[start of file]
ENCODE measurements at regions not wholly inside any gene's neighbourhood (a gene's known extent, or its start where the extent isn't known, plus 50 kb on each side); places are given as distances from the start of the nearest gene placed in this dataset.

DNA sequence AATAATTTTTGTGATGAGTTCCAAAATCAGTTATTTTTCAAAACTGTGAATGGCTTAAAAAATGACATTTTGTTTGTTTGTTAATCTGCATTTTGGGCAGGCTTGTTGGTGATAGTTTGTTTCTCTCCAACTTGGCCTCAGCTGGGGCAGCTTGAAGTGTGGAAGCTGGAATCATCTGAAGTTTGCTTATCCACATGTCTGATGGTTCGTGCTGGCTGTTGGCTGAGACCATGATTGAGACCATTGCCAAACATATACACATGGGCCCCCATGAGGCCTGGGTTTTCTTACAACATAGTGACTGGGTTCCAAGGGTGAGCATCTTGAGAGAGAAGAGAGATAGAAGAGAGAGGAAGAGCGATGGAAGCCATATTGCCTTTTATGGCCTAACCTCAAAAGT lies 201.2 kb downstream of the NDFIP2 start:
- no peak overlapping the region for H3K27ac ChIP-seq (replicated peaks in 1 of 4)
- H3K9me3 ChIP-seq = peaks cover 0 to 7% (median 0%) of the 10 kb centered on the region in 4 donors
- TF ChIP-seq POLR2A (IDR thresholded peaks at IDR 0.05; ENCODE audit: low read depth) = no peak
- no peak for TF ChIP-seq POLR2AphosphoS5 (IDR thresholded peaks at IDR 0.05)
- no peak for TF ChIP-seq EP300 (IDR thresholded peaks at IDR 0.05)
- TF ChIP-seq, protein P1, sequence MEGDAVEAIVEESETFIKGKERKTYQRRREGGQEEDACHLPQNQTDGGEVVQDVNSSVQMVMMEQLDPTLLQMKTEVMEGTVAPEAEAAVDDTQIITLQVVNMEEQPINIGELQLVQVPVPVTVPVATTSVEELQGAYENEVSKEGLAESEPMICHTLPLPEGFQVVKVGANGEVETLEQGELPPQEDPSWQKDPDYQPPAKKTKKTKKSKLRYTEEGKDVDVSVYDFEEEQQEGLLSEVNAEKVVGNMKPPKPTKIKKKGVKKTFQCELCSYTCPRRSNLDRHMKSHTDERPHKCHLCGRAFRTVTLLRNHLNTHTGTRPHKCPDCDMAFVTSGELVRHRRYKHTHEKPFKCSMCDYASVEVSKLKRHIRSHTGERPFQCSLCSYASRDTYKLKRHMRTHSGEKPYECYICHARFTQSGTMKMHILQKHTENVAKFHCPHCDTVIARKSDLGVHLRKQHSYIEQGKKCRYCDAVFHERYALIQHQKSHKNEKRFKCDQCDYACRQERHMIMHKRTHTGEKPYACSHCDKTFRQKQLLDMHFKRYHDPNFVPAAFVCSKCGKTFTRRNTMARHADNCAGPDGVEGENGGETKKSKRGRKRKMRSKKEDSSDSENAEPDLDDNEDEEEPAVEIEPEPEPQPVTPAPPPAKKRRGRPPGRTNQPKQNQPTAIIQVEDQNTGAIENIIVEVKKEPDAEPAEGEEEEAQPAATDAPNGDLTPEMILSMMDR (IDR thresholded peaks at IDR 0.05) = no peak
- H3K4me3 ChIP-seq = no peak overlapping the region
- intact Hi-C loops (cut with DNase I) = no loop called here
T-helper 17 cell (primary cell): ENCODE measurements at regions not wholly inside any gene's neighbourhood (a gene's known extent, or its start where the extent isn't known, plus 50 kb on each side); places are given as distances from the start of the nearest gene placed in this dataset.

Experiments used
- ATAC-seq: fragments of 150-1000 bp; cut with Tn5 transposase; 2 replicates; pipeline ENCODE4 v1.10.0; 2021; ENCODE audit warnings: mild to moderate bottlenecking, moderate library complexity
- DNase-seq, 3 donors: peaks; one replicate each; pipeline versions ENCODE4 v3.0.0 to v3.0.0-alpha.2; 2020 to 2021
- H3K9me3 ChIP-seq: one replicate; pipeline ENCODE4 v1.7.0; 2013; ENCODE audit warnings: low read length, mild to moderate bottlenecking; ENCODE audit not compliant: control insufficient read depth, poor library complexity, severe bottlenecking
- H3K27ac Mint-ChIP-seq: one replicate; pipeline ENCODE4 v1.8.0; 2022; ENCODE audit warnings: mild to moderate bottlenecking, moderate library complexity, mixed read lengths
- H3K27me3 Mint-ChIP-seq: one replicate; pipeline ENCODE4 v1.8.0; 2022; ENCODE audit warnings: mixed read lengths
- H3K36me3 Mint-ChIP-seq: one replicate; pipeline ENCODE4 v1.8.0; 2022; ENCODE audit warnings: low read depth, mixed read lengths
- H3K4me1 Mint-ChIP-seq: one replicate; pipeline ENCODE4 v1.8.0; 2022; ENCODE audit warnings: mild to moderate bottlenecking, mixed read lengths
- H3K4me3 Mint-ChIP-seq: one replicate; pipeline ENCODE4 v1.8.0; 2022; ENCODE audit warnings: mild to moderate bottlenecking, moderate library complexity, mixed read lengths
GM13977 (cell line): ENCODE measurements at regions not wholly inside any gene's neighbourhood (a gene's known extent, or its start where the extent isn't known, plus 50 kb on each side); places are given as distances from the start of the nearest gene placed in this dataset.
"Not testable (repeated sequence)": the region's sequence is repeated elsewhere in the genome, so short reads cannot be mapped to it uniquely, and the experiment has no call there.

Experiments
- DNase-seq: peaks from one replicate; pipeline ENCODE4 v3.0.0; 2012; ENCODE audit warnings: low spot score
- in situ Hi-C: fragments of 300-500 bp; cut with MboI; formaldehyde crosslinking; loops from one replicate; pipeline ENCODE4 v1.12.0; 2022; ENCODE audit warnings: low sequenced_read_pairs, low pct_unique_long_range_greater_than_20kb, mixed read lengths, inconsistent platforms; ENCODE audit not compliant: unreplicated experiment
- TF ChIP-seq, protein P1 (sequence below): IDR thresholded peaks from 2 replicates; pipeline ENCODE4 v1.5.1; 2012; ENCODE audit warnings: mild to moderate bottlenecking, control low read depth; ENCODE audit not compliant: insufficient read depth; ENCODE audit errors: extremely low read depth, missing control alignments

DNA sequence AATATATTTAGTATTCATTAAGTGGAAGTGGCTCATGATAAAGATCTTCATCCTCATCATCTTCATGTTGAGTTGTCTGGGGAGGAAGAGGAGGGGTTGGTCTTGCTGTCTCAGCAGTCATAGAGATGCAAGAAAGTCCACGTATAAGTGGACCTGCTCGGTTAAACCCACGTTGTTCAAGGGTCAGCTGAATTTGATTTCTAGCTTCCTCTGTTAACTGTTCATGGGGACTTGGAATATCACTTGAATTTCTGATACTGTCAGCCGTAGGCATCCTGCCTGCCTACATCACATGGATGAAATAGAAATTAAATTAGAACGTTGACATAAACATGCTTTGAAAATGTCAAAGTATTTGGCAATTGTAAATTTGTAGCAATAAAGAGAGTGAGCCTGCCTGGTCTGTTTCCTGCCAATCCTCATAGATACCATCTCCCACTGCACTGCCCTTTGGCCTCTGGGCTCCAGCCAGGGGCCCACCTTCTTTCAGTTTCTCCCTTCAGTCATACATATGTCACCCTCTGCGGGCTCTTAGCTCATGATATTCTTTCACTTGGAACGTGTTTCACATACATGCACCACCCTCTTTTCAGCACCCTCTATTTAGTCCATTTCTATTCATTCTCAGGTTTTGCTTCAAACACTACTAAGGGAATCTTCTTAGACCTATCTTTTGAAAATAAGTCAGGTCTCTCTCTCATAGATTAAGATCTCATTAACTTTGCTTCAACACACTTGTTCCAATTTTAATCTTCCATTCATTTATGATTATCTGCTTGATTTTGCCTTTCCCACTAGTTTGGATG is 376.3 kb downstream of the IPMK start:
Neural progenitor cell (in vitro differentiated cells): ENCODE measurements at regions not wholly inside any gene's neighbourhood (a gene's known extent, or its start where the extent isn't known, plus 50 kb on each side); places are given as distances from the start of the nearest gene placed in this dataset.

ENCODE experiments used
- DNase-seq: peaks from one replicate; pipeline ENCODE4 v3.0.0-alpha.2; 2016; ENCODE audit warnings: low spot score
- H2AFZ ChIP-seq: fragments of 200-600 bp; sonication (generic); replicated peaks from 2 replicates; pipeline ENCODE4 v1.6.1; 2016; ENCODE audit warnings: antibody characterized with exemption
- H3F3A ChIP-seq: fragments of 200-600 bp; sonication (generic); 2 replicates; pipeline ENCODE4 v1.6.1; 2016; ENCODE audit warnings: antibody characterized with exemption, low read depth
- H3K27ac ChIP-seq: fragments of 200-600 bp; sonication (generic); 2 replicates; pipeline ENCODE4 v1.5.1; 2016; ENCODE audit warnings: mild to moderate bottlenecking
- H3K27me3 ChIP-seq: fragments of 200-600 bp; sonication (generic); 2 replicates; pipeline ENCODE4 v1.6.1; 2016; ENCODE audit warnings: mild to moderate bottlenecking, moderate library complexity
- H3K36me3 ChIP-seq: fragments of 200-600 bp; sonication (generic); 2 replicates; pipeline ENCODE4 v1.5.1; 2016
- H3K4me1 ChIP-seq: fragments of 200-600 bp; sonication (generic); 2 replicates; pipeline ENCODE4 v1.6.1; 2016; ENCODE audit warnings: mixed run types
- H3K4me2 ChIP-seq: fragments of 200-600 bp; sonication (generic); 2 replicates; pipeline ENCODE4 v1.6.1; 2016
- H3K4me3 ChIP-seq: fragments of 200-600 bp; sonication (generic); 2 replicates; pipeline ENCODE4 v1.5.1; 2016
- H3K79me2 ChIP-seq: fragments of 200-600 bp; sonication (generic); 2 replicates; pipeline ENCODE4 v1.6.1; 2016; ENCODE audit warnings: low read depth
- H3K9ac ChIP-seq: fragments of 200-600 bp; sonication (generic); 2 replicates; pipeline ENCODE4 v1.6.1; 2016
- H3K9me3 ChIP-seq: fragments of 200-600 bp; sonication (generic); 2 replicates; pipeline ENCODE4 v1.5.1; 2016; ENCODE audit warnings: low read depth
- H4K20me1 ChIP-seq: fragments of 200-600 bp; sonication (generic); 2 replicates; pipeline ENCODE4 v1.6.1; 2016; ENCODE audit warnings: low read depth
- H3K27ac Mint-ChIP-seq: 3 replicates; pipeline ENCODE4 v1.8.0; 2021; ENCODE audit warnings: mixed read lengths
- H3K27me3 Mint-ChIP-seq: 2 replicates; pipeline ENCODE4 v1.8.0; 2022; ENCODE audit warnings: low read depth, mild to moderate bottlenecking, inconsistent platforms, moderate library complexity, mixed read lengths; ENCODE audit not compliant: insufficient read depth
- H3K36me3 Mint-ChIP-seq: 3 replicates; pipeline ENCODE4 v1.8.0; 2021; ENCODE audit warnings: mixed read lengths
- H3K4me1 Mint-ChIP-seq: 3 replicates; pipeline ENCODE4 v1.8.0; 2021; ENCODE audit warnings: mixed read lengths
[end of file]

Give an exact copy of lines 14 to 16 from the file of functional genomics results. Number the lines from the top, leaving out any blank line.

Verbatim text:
- DNase-seq, 3 donors: peaks; one replicate each; pipeline versions ENCODE4 v3.0.0 to v3.0.0-alpha.2; 2020 to 2021
- H3K9me3 ChIP-seq: one replicate; pipeline ENCODE4 v1.7.0; 2013; ENCODE audit warnings: low read length, mild to moderate bottlenecking; ENCODE audit not compliant: control insufficient read depth, poor library complexity, severe bottlenecking
- H3K27ac Mint-ChIP-seq: one replicate; pipeline ENCODE4 v1.8.0; 2022; ENCODE audit warnings: mild to moderate bottlenecking, moderate library complexity, mixed read lengths